A large part of any care home’s administration centres around who is on site at any given time – and what they are doing there. This includes staff, residents and visitors. While the first two categories are fairly easy to manage as they are either there permanently or very regularly, ensuring that you can keep track of visitors correctly requires a slightly different approach.
Visitors books have long been the preferred option for care homes to record the comings and goings of visiting therapists, friends and family members, contractors etc. They can be a familiar sight at reception desks and are ideal for recording people as they come and go, as well as for looking back at historical data when required. However, paper visitors books have their limitations. They can be mislaid or torn, compromising the personal details written inside. They also take up a lot of space on what can be a busy reception desk.
Make the switch to an electronic visitors book
These limitations are removed when a paper visitors book is replaced by an electronic one. Part of a wider care management software system, a digital visitors book is easy to set up, quick to use and extremely helpful in terms of storing and retrieving data efficiently when needed. Here are some more reasons for switching to electronic visitor records.
GDPR laws came into effect across Europe in May 2018 and are designed to protect people’s personal data and privacy. Using a fully secure, digital visitors book to capture data, such as name, address, company details, vehicle registration numbers, purpose of visit etc., helps keep everything confidential and secure. There is no risk of paper sheets containing personal data getting lost, stolen or mistakenly thrown away. Electronic records also provide care homes with indisputable proof of compliance with these strict privacy and data protection laws.
Digital sign-ins are often far quicker to complete than hand-writing details into a paper visitors book. People can enter their details and make use of functions such as automatic address finders and autocorrect to complete their details more efficiently. This stops queues building up during busy visiting times and connects residents or staff members with their visitors more quickly. It also does away with any problems around being unable to read someone’s handwriting if the records need to be reviewed later on, thus speeding up the checking process.
Indecipherable handwriting is not the only problem with paper-based visitors books. People can make mistakes when filling in their details in their haste to get past reception and inside to see their loved one. Or they might leave an important section blank unintentionally. Having an electronic system means that gaps are flagged up to alert people to their mistake. Addresses that are automatically filled in using a postcode will also appear correctly spelled and laid out. Finally, having everyone use the same format to record their details will result in a uniform set of details, which can be easily compared and analysed whenever required. An example of this is setting all times in and out to either the 12-hour clock or the 24-hour clock means that there will be no confusion over which “eight o’clock” the visitor meant when they wrote down the time when they exited the building.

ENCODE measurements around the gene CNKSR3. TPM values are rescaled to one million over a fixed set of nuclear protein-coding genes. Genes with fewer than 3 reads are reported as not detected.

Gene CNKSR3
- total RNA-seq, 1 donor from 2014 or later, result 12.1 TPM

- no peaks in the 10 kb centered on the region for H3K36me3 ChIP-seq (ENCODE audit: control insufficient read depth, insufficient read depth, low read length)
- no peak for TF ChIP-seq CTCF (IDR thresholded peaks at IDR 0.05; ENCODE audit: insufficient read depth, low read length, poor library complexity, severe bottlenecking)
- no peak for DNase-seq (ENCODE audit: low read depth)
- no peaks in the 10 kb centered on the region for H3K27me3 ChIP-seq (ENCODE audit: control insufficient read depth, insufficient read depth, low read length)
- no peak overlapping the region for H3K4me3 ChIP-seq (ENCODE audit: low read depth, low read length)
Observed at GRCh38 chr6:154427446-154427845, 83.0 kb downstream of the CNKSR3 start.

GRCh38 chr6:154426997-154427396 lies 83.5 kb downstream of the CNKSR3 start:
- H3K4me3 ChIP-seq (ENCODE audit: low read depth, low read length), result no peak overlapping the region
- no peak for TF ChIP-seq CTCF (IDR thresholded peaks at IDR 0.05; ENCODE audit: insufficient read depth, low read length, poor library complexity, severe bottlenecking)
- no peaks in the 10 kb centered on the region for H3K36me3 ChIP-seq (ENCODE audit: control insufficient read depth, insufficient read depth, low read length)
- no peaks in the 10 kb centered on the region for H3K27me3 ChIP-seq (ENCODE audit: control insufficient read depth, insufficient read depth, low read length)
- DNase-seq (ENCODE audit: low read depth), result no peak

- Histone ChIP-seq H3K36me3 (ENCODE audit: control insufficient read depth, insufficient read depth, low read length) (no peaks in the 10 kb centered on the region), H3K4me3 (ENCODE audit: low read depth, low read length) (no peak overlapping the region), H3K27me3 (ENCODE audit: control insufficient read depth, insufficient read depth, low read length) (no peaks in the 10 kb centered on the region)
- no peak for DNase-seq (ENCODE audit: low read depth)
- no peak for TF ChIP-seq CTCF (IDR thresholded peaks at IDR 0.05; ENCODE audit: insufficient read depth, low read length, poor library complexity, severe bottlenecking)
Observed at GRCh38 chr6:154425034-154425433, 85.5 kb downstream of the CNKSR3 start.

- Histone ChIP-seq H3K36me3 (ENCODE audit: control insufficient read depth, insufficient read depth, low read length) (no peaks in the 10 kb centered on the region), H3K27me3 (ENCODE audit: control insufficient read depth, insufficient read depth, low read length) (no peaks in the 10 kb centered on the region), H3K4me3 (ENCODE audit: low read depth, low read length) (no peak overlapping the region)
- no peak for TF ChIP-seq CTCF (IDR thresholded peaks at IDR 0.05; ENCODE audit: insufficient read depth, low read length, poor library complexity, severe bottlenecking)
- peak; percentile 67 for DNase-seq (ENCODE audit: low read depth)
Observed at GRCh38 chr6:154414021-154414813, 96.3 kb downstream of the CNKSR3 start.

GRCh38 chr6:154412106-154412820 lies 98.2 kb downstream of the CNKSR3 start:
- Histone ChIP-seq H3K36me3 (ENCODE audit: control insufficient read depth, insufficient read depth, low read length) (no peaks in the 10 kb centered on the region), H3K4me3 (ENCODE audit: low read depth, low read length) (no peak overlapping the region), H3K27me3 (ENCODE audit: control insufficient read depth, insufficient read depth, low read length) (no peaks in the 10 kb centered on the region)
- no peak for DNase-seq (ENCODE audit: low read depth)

As well as accuracy, a key element for reporting on visitor data is being able to pull out the details quickly and easily. Paper records would take a long time to read through and note down, or even retype the details required. Then, there is the risk that some data is not included if the person recording it turns over two pages at once by mistake. Digital records can be accessed quickly and conveniently, with passwords and security protection in place to prevent anyone who is not authorised to access it from doing so. What’s more, care management software can combine visitor records with other key information, such as staff on rota, residents’ activities and comparisons with other times of day, business sites or previous weeks, months or years.
Other features of an electronic visitors book focus on building relationships with visitors. Repeat visits can be monitored and people welcomed back appropriately. Functions allowing users to add photos or to scan in ID cards allow for even speedier access being granted to familiar visitors. Less admin and quicker ‘processing’ will keep relations between visitors and staff cordial and efficient on the reception desk. Conversely, a linked up visitor sign-in system makes it far easier to spot security breaches, should they occur and to deny access to people who might cause problems once inside the site, or who have been flagged up for concern previously.